In September 2017, the U.S. Navy awarded shipbuilder Electric Boat $5 billion to proceed with the design phase of the next generation of U.S. nuclear-powered ballistic-missile submarines, also known as SSBNs or “boomers.” A dozen Columbia -class submarines will start replacing the 14 enormous but stealthy Ohio -class boats that constitute the scariest weapon system in the United States’ arsenal.
Ballistic-missile subs are basically a vengeful kind of life-insurance policy for the nation — one that hopefully will never be called due. If the United States were confronted by an existential threat — i.e., a nuclear attack — then just a few boomers could rain nuclear warheads on every major city or military base in a hostile nation.
This is because each SSBN carries over a dozen submarine-launched ballistic missiles (SLBMs) that can be fired from underwater to hit targets far across the planet. While in flight, these Trident missiles split into multiple independent nuclear warheads that each can land on a separate target.
The intent in producing such apocalyptic death machines is not so much to use them, but to deter other nations from using their own nuclear weapons (which may also be launched by SSBNs). In this role, submarines stand as the most reliable leg of the nuclear triad; while an opponent might imagine that they can knock out nuclear-armed bombers and land-based missile silos with a surprise first strike, there is no chance that they could locate all of an adversary’s patrolling SSBNs dispersed across the globe, running quietly in the depths of the ocean for months at a time without surfacing.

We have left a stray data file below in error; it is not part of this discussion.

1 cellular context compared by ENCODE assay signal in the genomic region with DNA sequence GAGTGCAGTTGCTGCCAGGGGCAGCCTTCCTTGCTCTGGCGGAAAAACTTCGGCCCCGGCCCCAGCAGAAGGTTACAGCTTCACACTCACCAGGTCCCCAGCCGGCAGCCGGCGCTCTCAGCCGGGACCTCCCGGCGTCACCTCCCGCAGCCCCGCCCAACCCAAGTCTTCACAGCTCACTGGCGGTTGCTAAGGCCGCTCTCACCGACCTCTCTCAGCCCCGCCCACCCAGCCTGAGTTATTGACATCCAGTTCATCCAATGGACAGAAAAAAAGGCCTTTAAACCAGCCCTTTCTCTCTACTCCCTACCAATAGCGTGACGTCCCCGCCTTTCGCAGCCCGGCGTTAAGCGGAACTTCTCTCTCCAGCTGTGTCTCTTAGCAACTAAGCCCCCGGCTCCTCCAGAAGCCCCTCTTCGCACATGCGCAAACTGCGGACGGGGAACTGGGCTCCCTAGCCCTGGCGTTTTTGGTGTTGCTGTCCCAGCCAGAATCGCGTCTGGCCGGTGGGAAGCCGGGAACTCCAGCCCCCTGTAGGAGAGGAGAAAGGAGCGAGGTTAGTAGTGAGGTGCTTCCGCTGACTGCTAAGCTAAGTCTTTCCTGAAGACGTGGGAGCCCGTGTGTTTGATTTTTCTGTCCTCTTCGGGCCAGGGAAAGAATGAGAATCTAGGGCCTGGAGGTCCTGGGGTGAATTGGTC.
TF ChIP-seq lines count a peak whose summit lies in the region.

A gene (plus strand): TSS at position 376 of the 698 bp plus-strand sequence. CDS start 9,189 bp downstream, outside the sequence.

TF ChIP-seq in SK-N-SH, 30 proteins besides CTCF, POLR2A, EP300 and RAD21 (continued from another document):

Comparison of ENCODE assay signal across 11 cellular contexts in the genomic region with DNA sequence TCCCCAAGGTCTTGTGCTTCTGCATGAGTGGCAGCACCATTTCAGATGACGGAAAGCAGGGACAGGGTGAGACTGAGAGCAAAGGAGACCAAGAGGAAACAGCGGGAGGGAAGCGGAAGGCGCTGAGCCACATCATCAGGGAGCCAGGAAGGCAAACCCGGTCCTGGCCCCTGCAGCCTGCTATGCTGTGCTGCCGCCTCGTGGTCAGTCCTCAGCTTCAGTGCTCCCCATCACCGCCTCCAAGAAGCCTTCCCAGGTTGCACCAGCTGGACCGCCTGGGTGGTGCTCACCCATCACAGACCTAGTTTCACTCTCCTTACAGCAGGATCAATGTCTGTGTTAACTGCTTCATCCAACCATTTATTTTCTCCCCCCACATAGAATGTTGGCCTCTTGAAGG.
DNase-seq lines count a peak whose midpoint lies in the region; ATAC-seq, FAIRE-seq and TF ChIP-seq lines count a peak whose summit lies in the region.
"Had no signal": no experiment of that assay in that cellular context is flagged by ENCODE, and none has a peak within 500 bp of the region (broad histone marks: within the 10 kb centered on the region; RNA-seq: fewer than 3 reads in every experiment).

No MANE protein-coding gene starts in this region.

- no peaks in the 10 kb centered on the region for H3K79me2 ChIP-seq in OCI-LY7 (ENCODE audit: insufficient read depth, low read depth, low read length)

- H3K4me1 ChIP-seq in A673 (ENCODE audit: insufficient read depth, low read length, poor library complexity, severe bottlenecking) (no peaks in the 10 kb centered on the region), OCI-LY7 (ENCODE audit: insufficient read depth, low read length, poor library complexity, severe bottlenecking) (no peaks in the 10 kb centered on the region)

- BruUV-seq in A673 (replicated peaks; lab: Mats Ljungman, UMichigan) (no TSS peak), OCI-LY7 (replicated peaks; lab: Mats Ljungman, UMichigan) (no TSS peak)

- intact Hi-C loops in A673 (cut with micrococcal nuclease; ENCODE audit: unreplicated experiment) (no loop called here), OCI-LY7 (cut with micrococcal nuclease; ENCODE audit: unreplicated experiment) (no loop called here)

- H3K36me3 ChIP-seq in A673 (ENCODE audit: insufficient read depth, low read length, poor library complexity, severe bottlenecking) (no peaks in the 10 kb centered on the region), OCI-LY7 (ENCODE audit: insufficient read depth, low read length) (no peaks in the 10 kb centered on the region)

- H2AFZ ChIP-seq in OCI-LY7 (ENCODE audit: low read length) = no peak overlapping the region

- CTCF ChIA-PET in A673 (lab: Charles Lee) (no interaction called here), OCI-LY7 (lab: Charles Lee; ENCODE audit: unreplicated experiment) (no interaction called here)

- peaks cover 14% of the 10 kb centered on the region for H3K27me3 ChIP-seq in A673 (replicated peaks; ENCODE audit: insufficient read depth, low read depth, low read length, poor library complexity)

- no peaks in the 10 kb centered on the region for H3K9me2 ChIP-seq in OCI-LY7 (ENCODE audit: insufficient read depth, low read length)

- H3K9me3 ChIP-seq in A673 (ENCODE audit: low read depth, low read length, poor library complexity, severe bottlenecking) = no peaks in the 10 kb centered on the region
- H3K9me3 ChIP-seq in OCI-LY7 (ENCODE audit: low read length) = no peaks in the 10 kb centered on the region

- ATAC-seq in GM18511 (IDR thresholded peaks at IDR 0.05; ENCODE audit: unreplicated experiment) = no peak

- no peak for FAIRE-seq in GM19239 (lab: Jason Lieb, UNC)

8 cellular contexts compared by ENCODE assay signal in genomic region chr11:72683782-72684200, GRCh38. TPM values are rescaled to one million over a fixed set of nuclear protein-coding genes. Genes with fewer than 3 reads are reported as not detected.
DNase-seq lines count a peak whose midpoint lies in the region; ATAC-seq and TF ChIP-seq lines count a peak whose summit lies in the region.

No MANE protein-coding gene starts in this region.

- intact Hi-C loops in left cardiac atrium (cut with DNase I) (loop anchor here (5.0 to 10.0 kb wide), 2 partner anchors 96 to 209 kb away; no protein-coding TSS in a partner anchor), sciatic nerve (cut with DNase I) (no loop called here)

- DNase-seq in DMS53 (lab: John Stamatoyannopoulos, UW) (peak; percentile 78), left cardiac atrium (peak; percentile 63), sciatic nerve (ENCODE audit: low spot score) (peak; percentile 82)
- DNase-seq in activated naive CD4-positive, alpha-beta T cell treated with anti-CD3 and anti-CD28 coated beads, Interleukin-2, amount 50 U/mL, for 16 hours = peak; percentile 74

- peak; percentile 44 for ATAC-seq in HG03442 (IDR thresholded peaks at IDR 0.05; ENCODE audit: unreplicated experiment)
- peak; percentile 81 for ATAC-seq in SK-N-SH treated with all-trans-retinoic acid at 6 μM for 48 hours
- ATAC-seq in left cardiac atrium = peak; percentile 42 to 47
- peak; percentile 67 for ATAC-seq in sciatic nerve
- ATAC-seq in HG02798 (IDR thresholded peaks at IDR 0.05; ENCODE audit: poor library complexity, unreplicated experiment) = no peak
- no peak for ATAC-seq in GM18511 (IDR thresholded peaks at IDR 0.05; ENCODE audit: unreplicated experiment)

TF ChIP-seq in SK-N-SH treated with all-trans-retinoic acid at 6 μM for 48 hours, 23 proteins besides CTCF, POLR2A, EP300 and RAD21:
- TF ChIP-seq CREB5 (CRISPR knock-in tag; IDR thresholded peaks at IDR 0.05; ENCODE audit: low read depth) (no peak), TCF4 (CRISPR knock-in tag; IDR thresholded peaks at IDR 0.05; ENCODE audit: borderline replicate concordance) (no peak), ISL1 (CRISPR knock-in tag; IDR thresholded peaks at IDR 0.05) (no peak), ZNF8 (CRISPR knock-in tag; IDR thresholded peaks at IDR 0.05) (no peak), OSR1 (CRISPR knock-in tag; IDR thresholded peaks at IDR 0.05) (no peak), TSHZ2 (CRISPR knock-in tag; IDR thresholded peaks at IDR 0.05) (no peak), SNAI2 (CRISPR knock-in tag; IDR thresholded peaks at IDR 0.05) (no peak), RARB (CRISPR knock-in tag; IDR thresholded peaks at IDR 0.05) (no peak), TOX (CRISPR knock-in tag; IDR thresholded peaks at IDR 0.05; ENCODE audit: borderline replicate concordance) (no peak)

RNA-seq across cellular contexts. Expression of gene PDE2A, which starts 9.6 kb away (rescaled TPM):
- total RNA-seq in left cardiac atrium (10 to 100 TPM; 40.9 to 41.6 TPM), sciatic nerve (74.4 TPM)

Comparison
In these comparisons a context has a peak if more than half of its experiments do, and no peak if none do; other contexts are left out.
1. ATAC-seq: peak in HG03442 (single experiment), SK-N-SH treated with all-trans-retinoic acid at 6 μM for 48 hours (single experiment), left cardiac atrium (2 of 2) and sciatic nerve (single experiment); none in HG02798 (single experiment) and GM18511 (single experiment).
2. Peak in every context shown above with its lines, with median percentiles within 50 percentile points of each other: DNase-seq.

The Navy even maintains a fleet of aircraft specifically assigned to transmit nuclear launch codes to submarines via low-frequency radios in the event of an emergency.
The current Ohio -class submarines serve very well as highly stealthy, mobile nuclear missile silos. Built with the capacity to launch 24 SLBMs, the type happens to be the most heavily armed SSBN class ever made. Because the basic formula for a ballistic missile submarine is well established by now, the Columbia class will seek to perform that same mission more efficiently, and even more quietly to keep pace with advances in anti-submarine warfare. Above — the ‘Ohio’-class submarine USS ‘Maryland.’ At top — the USS ‘Alaska.’ U.S. Navy photos In fact, the Columbia ’s ballistic-missile armament will be decreased from 24 to 16. This is not as big a reduction as it seems, as under the terms of the START treaty, the number of operational missile launch tubes aboard Ohio -class boats had been decreased to 20, with fewer warheads on each missile. The new boats will use a Common Missile Compartment that will also be fitted onto Britain’s four upcoming Dreadnaught -class multi-role boomers.
The new boomers will maintain roughly the same crew (155 officers and sailors), length (170 meters) and beam size (increased from 42 to 43 feet) as the Ohio -class submarine, and displace about 11 percent more, at 20,815 tons submerged. Extra space saved from having fewer missiles will […]